Who's on YouTube? Abbott, Costello, Jeannie and More
SUNDAY, MAY 3, 2020 -- There was no bingeing TV shows when we were coming up. You waited for the next episode of a series to be broadcast. Like you're supposed to. Like they used to make them. All TV was free, too.

Turns out that, if nothing else, a lot of our old favorites are still free. And thanks to YouTube, which also is a mighty repository of great, free movies, you can binge to your heart's content. After all, us old, lock-downed dogs should be able to learn a few tricks.

Here's a small sample of what I've found on YouTube lately. You can almost certainly find additional episodes linked to these. Binge away. No one will hold it against you now.

If you grew up watching the show that inspired Seinfeld--on your black and white TV, of course--now might be a good time to tune in again. This link takes you to the first episode, aired in December, 1952. Watch for the Jonah and the Whale routine at the on-stage beginning. Fun fact: Costello owned the show. Abbott worked on salary.

From famed producers Mark Goodson and Bill Todman, this iconic celebrity-panel game show debuted in 1950 and ran until 1967. You may recall that shows ended with the panel donning blindfolds when the mystery guest appeared. In this 1965 show, the mystery guests are ventriloquist Edgar Bergen and his then-unknown young daughter, Candice.

Gilligan's Island creator Sherwood Schwartz didn't have the same success with this show about time-traveling astronauts who land in prehistoric times. Only 26 episodes aired in 1966 and 1967. But, c'mon, how could you not want to watch Imogene Coca and Joe E. Ross as wise-cracking cave dwellers? This links you to the pilot episode. If some sets and music seem familiar, that's because Schwartz borrowed them from a show about castaways on a deserted island.

Master ad-libber Groucho Marx reluctantly signed on to do the show's radio version during a lull in his movie career. It became a smash hit, of course, lasting a combined 529 episodes between its radio and television iterations. In this 1955 episode, smart aleck-in-chief Groucho is rolled by one Dr. Giovanni, "the world's greatest pickpocket."

An awful lot of great comedy came out of this show's seven-season, 168-episode run. Many are online and free to binge. Here's "Chuckles Bites the Dust," an especially beloved--not to mention hysterical--episode. Click. Laugh. Then click some more for other episodes. What, you're too busy doing other stuff?

Okay, so it's no Blue Planet, the BBC extravaganza. But this is probably the first wildlife/nature show that many of us ever laid eyes on. Would it kill you to revisit an episode or two? Starring zoologist and host Marlin Perkins and sidekick Jim Fowler, the show had a long run, airing from 1963 to 1988. Fowler took over as host in 1985 when Perkins became too ill to go on. He died of cancer in 1986.

This is the pilot episode from 1965 and it's a must-see if you're inclined to dig deeper into the 5-season, 139-episode series. Who remembers that astronaut Tony Nelson was about to be married before Jeannie got uncorked? (It was never mentioned again.) Or that 2,000-year-old Jeannie didn't speak English for the first few minutes of the show?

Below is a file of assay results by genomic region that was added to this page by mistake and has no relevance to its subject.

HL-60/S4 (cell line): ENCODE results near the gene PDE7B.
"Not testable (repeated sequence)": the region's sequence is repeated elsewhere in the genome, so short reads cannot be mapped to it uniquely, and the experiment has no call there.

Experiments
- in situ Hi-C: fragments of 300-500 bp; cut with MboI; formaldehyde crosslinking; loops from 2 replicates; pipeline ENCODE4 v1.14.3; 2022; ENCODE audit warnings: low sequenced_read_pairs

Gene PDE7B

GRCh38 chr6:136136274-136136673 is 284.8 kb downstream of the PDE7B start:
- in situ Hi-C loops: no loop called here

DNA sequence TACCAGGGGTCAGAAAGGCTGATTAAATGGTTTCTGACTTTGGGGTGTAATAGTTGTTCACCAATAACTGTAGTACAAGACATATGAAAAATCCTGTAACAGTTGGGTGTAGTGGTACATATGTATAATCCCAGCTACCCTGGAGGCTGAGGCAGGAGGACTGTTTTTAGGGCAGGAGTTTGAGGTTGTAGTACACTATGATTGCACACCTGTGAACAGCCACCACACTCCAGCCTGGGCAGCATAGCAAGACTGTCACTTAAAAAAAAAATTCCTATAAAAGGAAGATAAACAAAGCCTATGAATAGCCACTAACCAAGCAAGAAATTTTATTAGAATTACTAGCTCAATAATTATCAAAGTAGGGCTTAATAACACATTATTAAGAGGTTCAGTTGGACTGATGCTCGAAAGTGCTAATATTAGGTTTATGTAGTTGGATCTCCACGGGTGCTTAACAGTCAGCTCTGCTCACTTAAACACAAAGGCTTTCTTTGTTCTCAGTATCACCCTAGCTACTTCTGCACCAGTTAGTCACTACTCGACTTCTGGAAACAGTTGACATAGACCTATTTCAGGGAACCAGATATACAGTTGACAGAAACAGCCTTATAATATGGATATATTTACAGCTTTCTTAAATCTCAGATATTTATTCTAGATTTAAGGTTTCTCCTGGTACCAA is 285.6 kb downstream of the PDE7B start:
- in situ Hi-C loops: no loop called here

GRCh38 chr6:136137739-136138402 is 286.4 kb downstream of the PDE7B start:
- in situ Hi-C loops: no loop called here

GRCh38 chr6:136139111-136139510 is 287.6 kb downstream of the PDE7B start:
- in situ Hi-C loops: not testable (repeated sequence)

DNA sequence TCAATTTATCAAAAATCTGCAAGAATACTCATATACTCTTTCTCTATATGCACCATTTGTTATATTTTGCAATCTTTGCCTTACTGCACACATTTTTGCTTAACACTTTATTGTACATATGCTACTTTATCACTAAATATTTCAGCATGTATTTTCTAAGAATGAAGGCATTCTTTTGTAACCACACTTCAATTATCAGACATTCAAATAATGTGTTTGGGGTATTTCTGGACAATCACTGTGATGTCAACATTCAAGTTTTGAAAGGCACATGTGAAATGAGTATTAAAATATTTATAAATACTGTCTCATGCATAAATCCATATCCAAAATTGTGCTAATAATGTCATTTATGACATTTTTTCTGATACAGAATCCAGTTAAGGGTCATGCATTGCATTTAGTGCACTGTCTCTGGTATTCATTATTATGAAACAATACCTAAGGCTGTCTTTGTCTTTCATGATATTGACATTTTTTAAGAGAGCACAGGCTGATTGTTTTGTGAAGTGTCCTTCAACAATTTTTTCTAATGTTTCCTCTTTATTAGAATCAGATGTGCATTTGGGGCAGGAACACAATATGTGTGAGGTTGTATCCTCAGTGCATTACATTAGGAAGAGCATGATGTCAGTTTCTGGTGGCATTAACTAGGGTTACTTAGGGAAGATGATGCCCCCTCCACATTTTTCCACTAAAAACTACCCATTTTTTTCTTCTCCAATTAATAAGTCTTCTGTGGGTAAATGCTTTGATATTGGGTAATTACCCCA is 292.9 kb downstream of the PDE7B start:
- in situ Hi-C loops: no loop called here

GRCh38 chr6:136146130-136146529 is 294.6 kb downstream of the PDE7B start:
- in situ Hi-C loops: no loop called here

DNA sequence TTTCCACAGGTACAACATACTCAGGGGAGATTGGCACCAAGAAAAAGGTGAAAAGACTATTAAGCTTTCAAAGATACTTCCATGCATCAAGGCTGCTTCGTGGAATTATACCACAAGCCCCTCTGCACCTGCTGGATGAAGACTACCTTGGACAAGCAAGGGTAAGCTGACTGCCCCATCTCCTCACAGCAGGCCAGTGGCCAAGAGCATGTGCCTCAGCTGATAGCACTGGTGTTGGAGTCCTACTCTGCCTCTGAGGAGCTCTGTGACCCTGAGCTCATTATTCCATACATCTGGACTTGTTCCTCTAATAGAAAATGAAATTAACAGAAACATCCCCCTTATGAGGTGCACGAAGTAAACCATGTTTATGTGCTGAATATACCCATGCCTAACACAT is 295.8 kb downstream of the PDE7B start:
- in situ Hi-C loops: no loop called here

John Newland not only hosted these 30-minute dramas about paranormal events, he also directed all 96 episodes. Often compared to Rod Serling's The Twilight Zone, the Newland anthology actually debuted nine months earlier. This episode is titled "The Visitor" and stars Joan Fontaine and Warren Beatty. It's a solid, often overlooked series.

Norman Lear and Bud Yorkin's groundbreaking sitcom was the first TV series to top the Nielsen ratings for five consecutive years (1971-1976). The show ran for nine seasons and more than 200 episodes. This one is among the best-loved. It's called "Sammy's Visit" and features Sammy Davis Jr. as himself. It is a priceless piece of racial comedy.

Before crazy Chuck Barris got famous hosting The Gong Show he merely created and produced wacky game shows. The Dating Game was his first, in 1965, followed by The Newlywed Game a year later. This episode showcases Burt Reynolds as Bachelor No. 2. He loses! But he does not go home empty-handed. Burt and his fellow losing lonely heart received a set of genuine jade cufflinks.

The crooner and Rat Pack member's variety show launched in the fall of 1965 and ran strong for nine years and 264 episodes. The first one offers guest-star power. There's Bob Newhart, Diahann Carroll, Joey Heatherton and Frank Sinatra. Accompanied, of course, by Les Brown and His Band of Renown. By the way, Dean Martin's first summer replacement show--Remember summer replacements?--went on to become Rowan and Martin's Laugh-In.

Keep your highbrow city slicker opinions to yourself. Running 26 seasons and 655 episodes, something must be completely brilliant about this eccentric country variety show. Buck Owens and Roy Clark are the hosts, of course. In the 1973 show linked here the guest is Tennessee Ernie Ford.

Do I really need to convince you to spend a little time clicking through some of these episodes? In five seasons the half-hour sitcom racked up 31 Emmy nominations. It won 18 of them, including three for Outstanding Comedy Series. James L. Brooks (of The Mary Tyler Moore Show and The Simpsons fame) co-created it. In this episode, Alex (Judd Hirsch) falls in love with Elaine (Marilu Henner) on a platonic trip to Europe. What more can I say?